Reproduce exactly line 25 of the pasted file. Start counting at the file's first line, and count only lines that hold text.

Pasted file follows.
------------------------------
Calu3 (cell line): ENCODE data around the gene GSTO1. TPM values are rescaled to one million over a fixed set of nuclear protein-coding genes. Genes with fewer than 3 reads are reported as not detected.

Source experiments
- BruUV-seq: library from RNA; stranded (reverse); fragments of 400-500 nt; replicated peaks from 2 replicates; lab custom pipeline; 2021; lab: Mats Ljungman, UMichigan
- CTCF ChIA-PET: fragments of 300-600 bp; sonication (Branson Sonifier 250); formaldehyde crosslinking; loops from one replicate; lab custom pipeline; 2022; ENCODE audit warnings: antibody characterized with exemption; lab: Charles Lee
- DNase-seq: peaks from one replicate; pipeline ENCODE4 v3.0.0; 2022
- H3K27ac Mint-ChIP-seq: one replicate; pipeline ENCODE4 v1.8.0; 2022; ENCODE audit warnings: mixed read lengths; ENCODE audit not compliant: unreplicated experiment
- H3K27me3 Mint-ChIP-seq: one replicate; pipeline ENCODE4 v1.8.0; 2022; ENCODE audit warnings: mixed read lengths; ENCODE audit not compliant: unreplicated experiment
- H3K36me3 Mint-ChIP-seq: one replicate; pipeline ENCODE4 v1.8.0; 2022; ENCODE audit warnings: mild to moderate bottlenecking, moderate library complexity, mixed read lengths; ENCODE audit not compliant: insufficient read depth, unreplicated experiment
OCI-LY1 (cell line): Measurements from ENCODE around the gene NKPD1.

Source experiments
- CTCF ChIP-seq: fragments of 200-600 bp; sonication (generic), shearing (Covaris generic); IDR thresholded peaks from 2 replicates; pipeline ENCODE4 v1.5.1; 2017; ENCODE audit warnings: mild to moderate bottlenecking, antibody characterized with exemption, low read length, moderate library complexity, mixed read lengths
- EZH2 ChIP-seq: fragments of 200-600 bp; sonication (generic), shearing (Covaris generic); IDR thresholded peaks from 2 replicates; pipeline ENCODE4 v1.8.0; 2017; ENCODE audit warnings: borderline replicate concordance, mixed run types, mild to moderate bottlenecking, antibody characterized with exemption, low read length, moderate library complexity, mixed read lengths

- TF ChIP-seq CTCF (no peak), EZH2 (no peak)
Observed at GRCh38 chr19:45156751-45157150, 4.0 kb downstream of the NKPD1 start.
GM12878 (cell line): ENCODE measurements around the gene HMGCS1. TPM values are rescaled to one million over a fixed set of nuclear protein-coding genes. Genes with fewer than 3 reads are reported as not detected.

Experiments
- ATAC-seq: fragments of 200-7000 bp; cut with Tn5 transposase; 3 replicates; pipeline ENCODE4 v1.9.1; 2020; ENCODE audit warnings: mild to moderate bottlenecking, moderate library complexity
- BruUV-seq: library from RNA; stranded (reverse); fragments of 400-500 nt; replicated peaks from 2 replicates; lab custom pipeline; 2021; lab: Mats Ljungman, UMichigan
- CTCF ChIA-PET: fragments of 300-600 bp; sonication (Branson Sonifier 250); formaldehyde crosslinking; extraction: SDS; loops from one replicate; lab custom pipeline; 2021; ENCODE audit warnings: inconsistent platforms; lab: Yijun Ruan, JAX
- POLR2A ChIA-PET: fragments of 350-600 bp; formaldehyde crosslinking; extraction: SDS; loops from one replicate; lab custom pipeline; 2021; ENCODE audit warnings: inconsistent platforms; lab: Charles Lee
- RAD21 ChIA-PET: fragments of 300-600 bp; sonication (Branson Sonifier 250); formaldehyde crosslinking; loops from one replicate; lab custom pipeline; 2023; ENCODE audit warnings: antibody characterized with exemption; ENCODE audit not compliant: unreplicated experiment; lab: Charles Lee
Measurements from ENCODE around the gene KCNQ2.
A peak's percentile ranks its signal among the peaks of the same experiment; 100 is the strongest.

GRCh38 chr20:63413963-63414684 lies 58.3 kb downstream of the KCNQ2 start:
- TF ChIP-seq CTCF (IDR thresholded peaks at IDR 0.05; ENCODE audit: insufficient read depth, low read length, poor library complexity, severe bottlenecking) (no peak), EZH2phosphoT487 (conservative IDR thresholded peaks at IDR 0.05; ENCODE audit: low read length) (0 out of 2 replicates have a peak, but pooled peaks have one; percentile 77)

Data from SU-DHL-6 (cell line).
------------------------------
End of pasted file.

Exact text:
- TF ChIP-seq CTCF (IDR thresholded peaks at IDR 0.05; ENCODE audit: insufficient read depth, low read length, poor library complexity, severe bottlenecking) (no peak), EZH2phosphoT487 (conservative IDR thresholded peaks at IDR 0.05; ENCODE audit: low read length) (0 out of 2 replicates have a peak, but pooled peaks have one; percentile 77)